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Sadhu Biswas and anr. Vs. Mahamad Ali Biswas - Court Judgment

LegalCrystal Citation
CourtKolkata
Decided On
Judge
Reported in9Ind.Cas.167
AppellantSadhu Biswas and anr.
RespondentMahamad Ali Biswas
Excerpt:
criminal procedure code (act v of 1898), section 145, clauses (5) and (6) - termination of proceeding--petition of compromise--subsequent proceeding, if legal. - .....taken in the civil court since.2. now, the previous order of the 31st may 1909 is as follows: 'the parties compromised and filed a petition of compromise. according to its terms the lands will be in the possession of both sides as stated in the petition.' now, this order, as we read it, cannot be an order under clause 6 of section 145, criminal procedure code. that section is mandatory and it says: if the magistrate decides that one of the parties was in such possession of the said subject, he shall issue an order declaring such party to be entitled to possession thereof until evicted therefrom in due course of law, and forbidding all disturbance of such possession until such eviction.' this order appears to us to be merely a recital of what the parties told him and, therefore, falls.....
Judgment:

1. This is a Rule calling upon the District Magistrate and on the opposite party to show cause why the order under Section 145, dated the 23rd July 1910, should not be set aside as made without jurisdiction inasmuch as the previous order dated the 31st May 1909 was still in force and no proceedings had been taken in the Civil Court since.

2. Now, the previous order of the 31st May 1909 is as follows: 'The parties compromised and filed a petition of compromise. According to its terms the lands will be in the possession of both sides as stated in the petition.' Now, this order, as we read it, cannot be an order under Clause 6 of Section 145, Criminal Procedure Code. That section is mandatory and it says: If the Magistrate decides that one of the parties was in such possession of the said subject, he shall issue an order declaring such party to be entitled to possession thereof until evicted therefrom in due course of law, and forbidding all disturbance of such possession until such eviction.' This order appears to us to be merely a recital of what the parties told him and, therefore, falls under Clause 5. Both the parties interested came to Court and showed that no such dispute as aforesaid existed inasmuch as they had compromised. The very fact that they had compromised, precluded the Magistrate from passing an order, under Clause 6. He was bound to stay all further proceedings and he should have recorded an order of cancellation. The fact that the parties have compromised and that there was no longer any dispute likely to lead to a breach of peace ousted the jurisdiction of the Magistrate. We are, therefore, of opinion that no order under Clause 6 of Section 145 was in existence at the time of these proceedings.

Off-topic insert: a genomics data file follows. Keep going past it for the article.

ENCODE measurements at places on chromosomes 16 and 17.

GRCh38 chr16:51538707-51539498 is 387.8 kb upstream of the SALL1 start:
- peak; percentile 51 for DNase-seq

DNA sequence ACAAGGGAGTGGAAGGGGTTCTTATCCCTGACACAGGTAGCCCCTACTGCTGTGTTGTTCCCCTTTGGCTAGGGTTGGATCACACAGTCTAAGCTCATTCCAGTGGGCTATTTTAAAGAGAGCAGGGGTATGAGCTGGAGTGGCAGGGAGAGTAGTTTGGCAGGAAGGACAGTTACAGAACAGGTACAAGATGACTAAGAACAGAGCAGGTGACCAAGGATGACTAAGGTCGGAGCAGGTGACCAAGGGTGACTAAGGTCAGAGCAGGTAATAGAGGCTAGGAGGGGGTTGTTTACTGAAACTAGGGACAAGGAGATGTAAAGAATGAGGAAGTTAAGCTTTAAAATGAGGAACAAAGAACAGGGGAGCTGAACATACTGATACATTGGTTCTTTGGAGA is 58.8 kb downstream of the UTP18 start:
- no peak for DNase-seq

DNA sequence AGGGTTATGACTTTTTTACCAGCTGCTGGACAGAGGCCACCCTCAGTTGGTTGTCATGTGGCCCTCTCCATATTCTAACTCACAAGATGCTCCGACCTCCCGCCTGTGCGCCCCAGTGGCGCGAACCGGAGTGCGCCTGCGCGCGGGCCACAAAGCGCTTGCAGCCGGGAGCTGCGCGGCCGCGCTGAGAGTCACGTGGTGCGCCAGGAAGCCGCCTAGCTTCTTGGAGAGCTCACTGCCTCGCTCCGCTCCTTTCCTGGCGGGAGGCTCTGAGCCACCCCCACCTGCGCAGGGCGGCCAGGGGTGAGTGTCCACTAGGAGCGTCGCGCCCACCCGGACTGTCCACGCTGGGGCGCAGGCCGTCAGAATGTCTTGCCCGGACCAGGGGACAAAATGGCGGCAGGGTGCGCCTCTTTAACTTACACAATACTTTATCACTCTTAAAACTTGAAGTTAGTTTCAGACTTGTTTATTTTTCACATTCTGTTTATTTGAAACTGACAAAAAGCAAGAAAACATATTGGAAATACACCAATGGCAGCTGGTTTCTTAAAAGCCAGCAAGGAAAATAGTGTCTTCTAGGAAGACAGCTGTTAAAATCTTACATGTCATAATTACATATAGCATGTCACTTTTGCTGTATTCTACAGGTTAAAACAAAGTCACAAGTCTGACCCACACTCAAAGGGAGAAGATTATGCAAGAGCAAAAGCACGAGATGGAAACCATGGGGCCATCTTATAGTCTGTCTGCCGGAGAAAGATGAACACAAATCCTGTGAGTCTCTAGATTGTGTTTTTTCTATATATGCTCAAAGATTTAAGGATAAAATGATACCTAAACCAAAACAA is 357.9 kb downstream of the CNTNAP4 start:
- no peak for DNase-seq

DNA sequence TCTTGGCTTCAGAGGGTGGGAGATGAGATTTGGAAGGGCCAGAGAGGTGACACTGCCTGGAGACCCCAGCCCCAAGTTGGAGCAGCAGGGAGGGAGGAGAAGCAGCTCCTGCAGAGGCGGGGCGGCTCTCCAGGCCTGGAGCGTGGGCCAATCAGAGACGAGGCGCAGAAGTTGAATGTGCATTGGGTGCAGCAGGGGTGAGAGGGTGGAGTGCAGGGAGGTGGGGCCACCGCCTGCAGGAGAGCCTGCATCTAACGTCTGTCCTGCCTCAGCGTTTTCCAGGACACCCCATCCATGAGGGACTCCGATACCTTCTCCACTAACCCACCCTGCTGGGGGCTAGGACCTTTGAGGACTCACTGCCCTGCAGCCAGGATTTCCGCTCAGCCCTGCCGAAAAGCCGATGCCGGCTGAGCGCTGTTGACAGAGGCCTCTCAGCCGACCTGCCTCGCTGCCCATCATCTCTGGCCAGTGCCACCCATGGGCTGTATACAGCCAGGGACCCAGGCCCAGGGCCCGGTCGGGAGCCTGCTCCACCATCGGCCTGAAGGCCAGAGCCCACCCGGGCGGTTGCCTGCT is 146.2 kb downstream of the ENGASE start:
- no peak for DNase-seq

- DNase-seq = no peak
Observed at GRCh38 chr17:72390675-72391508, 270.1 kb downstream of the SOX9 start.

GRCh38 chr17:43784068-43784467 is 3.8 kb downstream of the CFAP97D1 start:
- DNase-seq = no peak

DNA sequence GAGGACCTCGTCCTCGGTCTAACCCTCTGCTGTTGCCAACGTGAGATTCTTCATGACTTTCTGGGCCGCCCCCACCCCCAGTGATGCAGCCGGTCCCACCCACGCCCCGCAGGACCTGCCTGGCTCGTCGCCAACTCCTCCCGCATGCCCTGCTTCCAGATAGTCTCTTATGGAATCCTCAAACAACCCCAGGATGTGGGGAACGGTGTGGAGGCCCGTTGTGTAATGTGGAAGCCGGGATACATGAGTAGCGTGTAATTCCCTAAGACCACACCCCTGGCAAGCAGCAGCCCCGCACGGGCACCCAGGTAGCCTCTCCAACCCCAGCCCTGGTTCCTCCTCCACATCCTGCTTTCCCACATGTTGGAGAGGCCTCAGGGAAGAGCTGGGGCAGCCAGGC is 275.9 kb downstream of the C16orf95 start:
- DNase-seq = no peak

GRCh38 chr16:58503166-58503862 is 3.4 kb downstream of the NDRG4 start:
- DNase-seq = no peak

3. It is clear, however, from the facts that the parties began to fight directly, the gentleman who went out to give them possession, had gone away and that they have continued to threaten to fight ever since, that these proceedings were eminently necessary. They were also, in our opinion, made with full jurisdiction.

4. The Rule is, therefore, discharged.


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